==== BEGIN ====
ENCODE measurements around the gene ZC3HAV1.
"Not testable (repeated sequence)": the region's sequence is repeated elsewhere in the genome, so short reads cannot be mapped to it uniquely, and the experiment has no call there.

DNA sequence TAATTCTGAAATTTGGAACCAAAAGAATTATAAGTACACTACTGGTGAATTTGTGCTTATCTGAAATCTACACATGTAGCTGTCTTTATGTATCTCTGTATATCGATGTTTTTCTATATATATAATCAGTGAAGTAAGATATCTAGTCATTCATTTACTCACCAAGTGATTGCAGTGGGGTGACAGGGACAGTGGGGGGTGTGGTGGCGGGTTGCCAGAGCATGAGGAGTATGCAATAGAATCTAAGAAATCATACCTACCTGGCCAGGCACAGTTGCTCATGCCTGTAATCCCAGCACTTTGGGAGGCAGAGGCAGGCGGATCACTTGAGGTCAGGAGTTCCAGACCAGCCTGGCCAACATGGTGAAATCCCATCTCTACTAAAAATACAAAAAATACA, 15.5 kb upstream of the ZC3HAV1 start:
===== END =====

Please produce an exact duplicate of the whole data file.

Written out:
ENCODE measurements around the gene ZC3HAV1.
"Not testable (repeated sequence)": the region's sequence is repeated elsewhere in the genome, so short reads cannot be mapped to it uniquely, and the experiment has no call there.

DNA sequence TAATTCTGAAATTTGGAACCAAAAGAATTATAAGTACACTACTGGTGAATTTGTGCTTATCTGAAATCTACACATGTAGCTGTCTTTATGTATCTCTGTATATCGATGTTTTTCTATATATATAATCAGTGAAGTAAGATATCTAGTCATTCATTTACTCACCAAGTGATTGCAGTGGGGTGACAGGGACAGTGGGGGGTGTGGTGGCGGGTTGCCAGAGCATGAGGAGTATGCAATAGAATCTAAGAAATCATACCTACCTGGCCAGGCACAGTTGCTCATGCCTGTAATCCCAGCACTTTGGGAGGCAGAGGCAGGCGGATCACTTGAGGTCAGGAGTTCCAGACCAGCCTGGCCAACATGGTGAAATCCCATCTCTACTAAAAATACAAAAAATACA, 15.5 kb upstream of the ZC3HAV1 start: